Exploring The Night Sky, Stars and Constellations
Where to start astronomical observations if you are an absolute beginner? Even if you have a telescope or astronomical binoculars, do not rush to use their help. To get started, just look at the night sky!
The sky is a striking sight on a clear moonless night. It looks like a giant tent of black velvet, covering the horizon from all sides, a tent dotted with many luminous dots. These are the stars.
If the sky is really dark, then it seems that there are countless stars in the sky. Especially dull, looking like diamond dust. If the atmosphere is turbulent, then the brighter stars often tremble and blink quickly – they flicker. This looks amazing!
In fact, one can observe only about 3,000 stars in the sky with the naked eye at any given time. The number of stars available for observation is approximately twice as large only on exceptionally transparent and dry nights high in the mountains.
Although the stars are randomly located in the sky, we tend to connect them mentally into various shapes – triangles, chains, squares. For what? To somehow navigate the starry sky, to remember the bright stars!
For this purpose, thousands of years ago, people began to divide the starry sky into constellations. The eye found familiar luminaries among those scattered in a mess – the outlines of objects and people, as well as animals – real and mythical. That is how the Orion, Leo and Scorpio, as well as many other constellations, appeared.
Today, constellations are strictly defined areas of the sky (there are 88 constellations in total). They may consist of one (Ursa Major) or several memorable drawings (Orion), or they may not have one at all. Memorable star shapes (or patterns) are called asterisms today.
One simple fact is amazing: the outlines of even the most ancient constellations have not changed at all for millennia! The starry sky is like a frozen picture. Ancient people knew that the relative position of stars does not change. That is why they called them “fixed stars.” Only 300 years ago, Edmund Halley discovered that stars still have their own movements. They are not “pinned” to the sky!
View of the starry sky
However, the view of the sky at night is not always the same. The starry sky is in constant motion: it rotates from east to west. The celestial sphere has an axis of rotation that points to the celestial poles – North and South. The North Star is located near the North Sky Pole. It is famous for almost standing still. At the same time, all the other stars move around it, making daily circles in the sky.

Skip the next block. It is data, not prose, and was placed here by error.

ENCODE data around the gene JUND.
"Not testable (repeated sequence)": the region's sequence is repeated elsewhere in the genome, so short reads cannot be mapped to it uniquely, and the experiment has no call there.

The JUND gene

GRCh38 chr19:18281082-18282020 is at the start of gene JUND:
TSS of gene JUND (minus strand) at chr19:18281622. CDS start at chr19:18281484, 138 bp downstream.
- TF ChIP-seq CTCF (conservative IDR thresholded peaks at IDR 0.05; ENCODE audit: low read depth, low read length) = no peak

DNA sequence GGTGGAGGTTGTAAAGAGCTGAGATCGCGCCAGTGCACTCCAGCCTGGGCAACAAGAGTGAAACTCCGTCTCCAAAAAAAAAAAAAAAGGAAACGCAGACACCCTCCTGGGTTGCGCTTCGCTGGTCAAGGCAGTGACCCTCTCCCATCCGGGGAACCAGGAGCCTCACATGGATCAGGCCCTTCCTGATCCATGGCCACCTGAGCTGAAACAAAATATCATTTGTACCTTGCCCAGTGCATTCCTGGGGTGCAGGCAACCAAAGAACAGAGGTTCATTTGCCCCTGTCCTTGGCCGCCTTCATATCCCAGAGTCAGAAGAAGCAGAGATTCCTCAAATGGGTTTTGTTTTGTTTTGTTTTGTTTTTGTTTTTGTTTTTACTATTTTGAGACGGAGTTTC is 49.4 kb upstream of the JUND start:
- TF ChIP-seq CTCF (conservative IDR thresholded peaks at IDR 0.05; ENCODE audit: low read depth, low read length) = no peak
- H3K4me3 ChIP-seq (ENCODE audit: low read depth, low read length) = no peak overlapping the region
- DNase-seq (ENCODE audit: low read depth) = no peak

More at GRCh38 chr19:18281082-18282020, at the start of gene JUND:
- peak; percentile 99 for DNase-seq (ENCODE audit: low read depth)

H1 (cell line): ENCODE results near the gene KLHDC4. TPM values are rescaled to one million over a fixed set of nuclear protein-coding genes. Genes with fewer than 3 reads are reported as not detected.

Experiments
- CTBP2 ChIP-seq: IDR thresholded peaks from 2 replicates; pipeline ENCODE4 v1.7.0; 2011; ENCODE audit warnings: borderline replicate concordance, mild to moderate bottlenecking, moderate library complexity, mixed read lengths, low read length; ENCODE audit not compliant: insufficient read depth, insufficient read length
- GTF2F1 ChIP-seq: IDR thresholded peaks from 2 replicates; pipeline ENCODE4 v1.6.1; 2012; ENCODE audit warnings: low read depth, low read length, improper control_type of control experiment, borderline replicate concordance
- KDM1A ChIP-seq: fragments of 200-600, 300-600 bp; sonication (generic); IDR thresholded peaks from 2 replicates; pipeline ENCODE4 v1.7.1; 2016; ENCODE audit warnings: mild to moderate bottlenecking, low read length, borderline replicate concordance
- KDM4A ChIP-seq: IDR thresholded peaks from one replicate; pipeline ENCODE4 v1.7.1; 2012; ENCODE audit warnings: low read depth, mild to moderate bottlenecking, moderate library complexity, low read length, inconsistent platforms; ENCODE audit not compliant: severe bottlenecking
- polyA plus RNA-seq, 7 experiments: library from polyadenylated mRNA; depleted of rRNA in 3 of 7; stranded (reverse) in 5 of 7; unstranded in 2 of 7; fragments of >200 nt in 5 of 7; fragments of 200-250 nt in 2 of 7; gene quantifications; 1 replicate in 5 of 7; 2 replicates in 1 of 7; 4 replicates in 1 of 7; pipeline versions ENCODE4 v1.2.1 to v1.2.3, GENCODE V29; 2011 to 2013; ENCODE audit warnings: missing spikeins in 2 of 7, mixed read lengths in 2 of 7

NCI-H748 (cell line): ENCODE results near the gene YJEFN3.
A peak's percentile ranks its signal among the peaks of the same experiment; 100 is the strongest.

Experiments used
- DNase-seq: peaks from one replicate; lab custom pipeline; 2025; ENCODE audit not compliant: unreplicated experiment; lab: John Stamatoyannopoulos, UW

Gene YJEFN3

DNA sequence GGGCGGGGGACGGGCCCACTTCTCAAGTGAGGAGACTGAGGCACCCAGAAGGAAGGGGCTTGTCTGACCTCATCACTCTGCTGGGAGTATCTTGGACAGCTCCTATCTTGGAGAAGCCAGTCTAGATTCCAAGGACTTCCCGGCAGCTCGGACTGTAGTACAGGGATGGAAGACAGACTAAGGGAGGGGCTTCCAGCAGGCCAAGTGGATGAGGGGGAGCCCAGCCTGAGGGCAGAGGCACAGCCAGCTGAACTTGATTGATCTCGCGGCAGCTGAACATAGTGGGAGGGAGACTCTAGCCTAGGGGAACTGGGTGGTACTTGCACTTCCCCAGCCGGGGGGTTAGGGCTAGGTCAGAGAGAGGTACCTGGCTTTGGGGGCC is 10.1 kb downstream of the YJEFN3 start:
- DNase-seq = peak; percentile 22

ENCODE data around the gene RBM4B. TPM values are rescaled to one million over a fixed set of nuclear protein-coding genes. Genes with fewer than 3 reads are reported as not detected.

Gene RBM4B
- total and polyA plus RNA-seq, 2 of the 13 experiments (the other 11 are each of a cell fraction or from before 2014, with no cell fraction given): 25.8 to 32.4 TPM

The view of the starry sky depends on the time of day and time of year. Since the axis of the celestial sphere is tilted toward the horizon, the starry sky rotates slightly on its side. As a result, many constellations like the Sun and Moon rise in the east, rise above everything above the horizon in the south and set in the west. Therefore, we observe some constellations in the evening and completely different ones in the morning.
The view of the starry sky depends not only on the time of day but also on the time of year. Since the Earth revolves around the Sun, it turns the night side to different constellations at different times of the year. Therefore, many constellations are visible only in a certain season. So, the constellation Orion is observed in winter but it is completely invisible in the first half of summer, and the constellation Sagittarius is observed in summer but it is not visible in winter.
Finally, the view of the starry sky is affected by the latitude of the observation site. The North Star is located at its zenith at the North Pole of the Eart, and only one hemisphere of the celestial sphere is accessible to observation – the North. But what will happen if we start moving south? A polar star will begin to sink in the sky, and not only all the stars of the northern celestial hemisphere but also partially southern will become available to our observation. Finally, at the equator of the Earth, you can observe all 88 constellations for the year!
What is available for observations in the city?
The moon, planets, the brightest stars and constellations can be observed in the city sky with the naked eye, with binoculars or a small telescope. The binoculars will show the brightest star clusters and variable stars. Finally, with the telescope, one can observe double and multiple stars, faint variable stars, planets, and study the surface of the moon in detail.
You should bear in mind that using a telescope, you can see only the brightest nebulae and galaxies in the city sky. To truly enjoy the objects of deep space, you need to get as far away from the city lights as possible – into the forest, into the mountains, etc.
Some museums and planetariums invite children and adults to attend special events where they can explore the night sky, learn about stars and phases of the moon, and even make some space ice cream!
Category: General Issues
Tags: constellations, night sky, stars